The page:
Recently, a number of stories have been written concerning estate disputes that involve well-known individuals. These articles present good examples of the problems presented when an estate is in turmoil. A post appearing in the hollywoodreporter.com on November 17, 2014 by Eriq Gardner is entitled “Court: Sherman Hemsley Won’t Be Dug Out From Grave.” As reported, Sherman Hemsley was a famous actor appearing in sitcoms as the character George Jefferson. Shortly before his death in July 2012, Mr. Hemsley signed a new Will in which he left his estate to his business manager/best friend. Although the Will was contested by Mr. Hemsley’s brother, the probate court found the Will to be valid. In the appeal, which the brother also lost, he asserted that Mr. Hemsley should have been buried in a different location and that the business manager should not have made this decision. The appeals court declined to order that Mr. Hemsley’s body be removed and found that the brother’s rights to decide where to bury Mr. Hemsley were extinguished. Continue reading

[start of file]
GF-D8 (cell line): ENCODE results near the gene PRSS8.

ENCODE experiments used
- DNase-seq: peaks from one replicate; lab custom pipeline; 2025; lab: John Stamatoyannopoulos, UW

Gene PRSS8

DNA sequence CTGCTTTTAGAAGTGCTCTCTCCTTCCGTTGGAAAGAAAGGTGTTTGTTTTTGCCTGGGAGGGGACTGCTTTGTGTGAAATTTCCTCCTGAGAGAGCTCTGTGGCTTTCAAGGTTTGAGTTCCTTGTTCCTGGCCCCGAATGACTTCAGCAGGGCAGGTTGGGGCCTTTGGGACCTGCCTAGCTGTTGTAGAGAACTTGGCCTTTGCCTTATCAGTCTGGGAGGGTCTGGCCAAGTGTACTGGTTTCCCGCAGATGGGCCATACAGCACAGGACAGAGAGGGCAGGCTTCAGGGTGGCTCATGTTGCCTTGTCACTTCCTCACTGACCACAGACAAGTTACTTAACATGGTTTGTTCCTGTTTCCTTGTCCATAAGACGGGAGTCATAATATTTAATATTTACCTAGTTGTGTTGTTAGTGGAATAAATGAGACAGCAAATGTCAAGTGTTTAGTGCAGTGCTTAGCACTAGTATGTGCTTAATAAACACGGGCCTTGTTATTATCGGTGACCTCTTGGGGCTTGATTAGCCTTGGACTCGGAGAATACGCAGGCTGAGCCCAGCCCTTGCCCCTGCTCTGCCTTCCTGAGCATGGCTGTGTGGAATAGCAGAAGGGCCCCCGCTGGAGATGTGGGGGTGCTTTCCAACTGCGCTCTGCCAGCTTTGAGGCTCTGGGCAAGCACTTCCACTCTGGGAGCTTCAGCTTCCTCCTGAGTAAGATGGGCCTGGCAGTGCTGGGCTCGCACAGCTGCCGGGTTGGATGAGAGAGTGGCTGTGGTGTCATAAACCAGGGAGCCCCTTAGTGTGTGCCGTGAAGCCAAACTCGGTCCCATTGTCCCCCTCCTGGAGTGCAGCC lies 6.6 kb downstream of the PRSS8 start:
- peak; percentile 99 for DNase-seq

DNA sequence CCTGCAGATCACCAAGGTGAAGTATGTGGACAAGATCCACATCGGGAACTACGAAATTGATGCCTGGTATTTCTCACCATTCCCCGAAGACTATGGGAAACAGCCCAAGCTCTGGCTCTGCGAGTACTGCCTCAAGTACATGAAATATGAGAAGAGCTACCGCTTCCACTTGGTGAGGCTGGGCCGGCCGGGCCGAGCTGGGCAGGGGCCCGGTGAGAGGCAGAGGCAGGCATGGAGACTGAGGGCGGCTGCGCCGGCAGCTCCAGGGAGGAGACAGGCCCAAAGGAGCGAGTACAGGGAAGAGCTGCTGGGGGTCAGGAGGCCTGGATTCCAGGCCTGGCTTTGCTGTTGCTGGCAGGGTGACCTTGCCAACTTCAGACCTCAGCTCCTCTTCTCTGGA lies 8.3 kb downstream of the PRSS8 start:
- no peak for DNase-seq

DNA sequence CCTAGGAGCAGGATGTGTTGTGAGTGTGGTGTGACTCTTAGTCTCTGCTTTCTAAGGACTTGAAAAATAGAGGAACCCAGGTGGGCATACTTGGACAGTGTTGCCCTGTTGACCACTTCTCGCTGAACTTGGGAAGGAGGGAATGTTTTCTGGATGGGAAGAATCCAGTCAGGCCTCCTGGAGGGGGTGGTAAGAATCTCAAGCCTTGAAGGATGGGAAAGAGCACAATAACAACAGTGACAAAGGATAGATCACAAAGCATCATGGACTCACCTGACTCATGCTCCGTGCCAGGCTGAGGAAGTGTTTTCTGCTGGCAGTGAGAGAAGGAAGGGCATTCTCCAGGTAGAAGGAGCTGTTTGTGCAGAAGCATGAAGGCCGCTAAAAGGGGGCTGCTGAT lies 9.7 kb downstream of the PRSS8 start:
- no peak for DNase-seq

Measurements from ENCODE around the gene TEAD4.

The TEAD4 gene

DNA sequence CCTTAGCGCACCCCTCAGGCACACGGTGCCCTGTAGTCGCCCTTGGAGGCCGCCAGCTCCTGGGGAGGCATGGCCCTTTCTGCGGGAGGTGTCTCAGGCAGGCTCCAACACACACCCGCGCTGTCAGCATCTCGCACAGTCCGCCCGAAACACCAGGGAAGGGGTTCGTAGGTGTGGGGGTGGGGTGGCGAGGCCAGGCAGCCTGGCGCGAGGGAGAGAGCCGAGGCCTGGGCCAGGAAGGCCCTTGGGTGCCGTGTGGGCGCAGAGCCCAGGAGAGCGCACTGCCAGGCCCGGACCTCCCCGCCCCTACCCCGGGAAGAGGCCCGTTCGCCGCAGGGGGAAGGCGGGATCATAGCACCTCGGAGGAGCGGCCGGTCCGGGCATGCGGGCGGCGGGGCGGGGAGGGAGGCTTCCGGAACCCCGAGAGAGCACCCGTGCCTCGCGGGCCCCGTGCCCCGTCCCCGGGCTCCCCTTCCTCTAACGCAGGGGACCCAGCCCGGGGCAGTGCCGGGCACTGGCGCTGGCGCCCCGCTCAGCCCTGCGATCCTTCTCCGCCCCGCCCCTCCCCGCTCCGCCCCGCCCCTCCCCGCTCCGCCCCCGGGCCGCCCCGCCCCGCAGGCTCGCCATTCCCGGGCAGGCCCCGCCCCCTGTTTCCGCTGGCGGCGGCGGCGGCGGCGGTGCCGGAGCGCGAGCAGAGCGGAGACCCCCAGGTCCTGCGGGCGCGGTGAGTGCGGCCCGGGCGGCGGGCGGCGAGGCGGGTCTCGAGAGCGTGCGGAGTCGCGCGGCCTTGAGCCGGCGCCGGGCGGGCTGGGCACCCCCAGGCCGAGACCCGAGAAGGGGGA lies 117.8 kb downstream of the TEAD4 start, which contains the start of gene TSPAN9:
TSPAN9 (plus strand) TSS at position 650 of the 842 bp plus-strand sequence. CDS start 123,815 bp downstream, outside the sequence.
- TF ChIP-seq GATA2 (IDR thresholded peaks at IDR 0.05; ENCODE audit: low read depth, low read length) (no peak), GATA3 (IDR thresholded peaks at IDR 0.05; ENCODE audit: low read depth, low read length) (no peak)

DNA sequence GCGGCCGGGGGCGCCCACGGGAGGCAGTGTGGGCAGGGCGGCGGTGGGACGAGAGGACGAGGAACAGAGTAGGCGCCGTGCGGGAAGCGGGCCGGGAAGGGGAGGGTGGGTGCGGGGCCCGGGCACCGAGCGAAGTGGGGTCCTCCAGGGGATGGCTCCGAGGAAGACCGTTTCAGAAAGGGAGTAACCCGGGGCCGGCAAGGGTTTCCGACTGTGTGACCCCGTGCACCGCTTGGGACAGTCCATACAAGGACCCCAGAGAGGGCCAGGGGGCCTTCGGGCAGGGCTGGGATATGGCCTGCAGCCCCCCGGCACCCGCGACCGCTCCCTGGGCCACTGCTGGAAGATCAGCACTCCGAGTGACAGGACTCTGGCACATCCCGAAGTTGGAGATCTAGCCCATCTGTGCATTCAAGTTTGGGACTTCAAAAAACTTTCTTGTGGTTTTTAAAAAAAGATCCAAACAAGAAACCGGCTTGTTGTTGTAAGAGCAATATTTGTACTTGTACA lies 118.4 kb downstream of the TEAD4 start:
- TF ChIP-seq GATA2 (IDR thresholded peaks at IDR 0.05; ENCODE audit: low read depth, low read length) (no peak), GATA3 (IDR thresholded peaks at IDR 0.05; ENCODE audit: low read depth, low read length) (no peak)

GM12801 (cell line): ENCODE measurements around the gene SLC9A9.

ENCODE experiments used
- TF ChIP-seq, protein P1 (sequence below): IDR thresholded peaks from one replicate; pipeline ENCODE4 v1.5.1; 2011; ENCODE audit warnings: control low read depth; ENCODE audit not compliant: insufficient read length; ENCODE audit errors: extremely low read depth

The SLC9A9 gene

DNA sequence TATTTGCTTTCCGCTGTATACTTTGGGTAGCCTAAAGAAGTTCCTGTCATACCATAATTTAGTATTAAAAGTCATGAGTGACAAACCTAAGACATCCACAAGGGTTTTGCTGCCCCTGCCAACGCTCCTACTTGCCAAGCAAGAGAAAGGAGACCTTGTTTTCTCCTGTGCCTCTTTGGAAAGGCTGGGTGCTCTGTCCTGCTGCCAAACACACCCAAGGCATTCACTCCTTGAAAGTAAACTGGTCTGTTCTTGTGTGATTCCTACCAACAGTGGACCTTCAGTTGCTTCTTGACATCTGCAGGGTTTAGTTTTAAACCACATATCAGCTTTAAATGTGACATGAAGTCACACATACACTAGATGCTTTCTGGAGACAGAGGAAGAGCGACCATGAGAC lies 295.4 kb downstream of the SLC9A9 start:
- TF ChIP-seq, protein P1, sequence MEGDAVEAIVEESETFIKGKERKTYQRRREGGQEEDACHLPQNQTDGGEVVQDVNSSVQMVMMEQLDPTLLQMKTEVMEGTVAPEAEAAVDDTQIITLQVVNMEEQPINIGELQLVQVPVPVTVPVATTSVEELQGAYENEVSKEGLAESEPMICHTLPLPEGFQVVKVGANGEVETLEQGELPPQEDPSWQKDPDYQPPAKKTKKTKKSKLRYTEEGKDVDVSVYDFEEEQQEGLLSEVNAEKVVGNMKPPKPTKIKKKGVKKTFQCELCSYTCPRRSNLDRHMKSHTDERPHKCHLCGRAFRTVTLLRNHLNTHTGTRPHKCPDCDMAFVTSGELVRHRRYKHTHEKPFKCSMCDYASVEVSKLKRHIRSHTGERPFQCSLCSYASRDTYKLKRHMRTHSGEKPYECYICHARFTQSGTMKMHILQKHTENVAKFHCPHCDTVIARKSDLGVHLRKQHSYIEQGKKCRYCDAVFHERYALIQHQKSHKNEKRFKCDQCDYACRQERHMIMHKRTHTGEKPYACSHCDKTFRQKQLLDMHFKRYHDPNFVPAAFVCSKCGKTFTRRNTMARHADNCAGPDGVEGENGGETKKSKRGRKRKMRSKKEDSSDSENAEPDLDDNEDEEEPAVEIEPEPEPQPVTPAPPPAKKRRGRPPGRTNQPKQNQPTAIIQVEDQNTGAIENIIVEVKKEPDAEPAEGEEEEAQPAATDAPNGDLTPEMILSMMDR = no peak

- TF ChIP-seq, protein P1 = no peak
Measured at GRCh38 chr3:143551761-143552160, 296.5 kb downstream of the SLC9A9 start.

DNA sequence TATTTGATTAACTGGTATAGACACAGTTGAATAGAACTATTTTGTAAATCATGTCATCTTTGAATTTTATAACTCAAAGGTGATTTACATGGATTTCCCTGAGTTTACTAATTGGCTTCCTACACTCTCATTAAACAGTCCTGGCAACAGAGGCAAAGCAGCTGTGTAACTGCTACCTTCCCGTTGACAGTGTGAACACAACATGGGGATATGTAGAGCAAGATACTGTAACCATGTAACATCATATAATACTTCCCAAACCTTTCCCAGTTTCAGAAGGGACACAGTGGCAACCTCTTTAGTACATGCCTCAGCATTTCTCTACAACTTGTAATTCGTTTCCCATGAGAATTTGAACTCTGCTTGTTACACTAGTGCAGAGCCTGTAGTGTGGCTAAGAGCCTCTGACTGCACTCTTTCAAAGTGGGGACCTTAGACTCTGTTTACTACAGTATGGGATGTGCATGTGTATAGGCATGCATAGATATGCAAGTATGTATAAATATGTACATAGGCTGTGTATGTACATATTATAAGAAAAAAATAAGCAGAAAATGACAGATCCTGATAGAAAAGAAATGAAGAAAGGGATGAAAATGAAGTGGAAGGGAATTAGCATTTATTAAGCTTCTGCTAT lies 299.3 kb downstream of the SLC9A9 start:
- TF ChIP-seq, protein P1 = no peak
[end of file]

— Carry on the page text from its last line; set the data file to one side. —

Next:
The New York Probate Lawyer Blog has discussed in numerous posts the benefits of estate planning and preparing planning documents. These papers include a Last Will and Testament. When preparing a Will the creator should express his intentions to his New York estate lawyer so that the document reflects his desires. There are many types of provisions that can be found in a Will. Clauses that deal with the disposition of assets are among the most important. The Will language should also unambiguously identify the persons who are to receive estate assets.
The names of beneficiaries should be correct both in spelling and an identification of relationship to the testator such as “my wife” or “my cousin”. Any mistakes regarding even this simple statement can lead to estate litigation regarding the testator’s intended meaning and possibly even a contested Will. Continue reading